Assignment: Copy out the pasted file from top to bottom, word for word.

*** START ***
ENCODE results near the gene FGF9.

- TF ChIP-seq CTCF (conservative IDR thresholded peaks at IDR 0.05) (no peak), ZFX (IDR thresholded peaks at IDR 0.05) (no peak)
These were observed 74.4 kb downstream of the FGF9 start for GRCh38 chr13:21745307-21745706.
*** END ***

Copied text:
ENCODE results near the gene FGF9.

- TF ChIP-seq CTCF (conservative IDR thresholded peaks at IDR 0.05) (no peak), ZFX (IDR thresholded peaks at IDR 0.05) (no peak)
These were observed 74.4 kb downstream of the FGF9 start for GRCh38 chr13:21745307-21745706.